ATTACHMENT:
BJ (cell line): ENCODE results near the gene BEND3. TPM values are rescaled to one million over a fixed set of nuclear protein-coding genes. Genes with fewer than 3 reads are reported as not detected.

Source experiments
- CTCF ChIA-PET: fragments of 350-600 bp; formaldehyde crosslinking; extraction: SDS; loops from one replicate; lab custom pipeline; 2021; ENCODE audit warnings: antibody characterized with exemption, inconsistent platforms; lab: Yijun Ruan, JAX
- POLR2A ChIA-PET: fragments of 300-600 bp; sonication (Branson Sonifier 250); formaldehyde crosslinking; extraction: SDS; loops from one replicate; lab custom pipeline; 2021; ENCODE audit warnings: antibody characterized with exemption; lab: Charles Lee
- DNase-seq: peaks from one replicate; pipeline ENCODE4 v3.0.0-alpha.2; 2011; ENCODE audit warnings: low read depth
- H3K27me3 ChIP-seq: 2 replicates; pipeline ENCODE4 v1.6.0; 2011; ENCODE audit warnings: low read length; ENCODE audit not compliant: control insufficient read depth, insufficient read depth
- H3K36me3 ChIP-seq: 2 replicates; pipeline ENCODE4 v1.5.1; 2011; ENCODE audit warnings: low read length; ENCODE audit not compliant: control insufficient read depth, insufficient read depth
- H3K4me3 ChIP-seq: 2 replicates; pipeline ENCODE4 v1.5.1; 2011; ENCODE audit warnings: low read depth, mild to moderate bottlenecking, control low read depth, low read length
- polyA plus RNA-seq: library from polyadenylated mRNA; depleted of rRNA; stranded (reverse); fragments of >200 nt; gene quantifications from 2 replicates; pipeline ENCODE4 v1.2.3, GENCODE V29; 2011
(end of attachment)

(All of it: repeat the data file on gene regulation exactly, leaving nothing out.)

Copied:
BJ (cell line): ENCODE results near the gene BEND3. TPM values are rescaled to one million over a fixed set of nuclear protein-coding genes. Genes with fewer than 3 reads are reported as not detected.

Source experiments
- CTCF ChIA-PET: fragments of 350-600 bp; formaldehyde crosslinking; extraction: SDS; loops from one replicate; lab custom pipeline; 2021; ENCODE audit warnings: antibody characterized with exemption, inconsistent platforms; lab: Yijun Ruan, JAX
- POLR2A ChIA-PET: fragments of 300-600 bp; sonication (Branson Sonifier 250); formaldehyde crosslinking; extraction: SDS; loops from one replicate; lab custom pipeline; 2021; ENCODE audit warnings: antibody characterized with exemption; lab: Charles Lee
- DNase-seq: peaks from one replicate; pipeline ENCODE4 v3.0.0-alpha.2; 2011; ENCODE audit warnings: low read depth
- H3K27me3 ChIP-seq: 2 replicates; pipeline ENCODE4 v1.6.0; 2011; ENCODE audit warnings: low read length; ENCODE audit not compliant: control insufficient read depth, insufficient read depth
- H3K36me3 ChIP-seq: 2 replicates; pipeline ENCODE4 v1.5.1; 2011; ENCODE audit warnings: low read length; ENCODE audit not compliant: control insufficient read depth, insufficient read depth
- H3K4me3 ChIP-seq: 2 replicates; pipeline ENCODE4 v1.5.1; 2011; ENCODE audit warnings: low read depth, mild to moderate bottlenecking, control low read depth, low read length
- polyA plus RNA-seq: library from polyadenylated mRNA; depleted of rRNA; stranded (reverse); fragments of >200 nt; gene quantifications from 2 replicates; pipeline ENCODE4 v1.2.3, GENCODE V29; 2011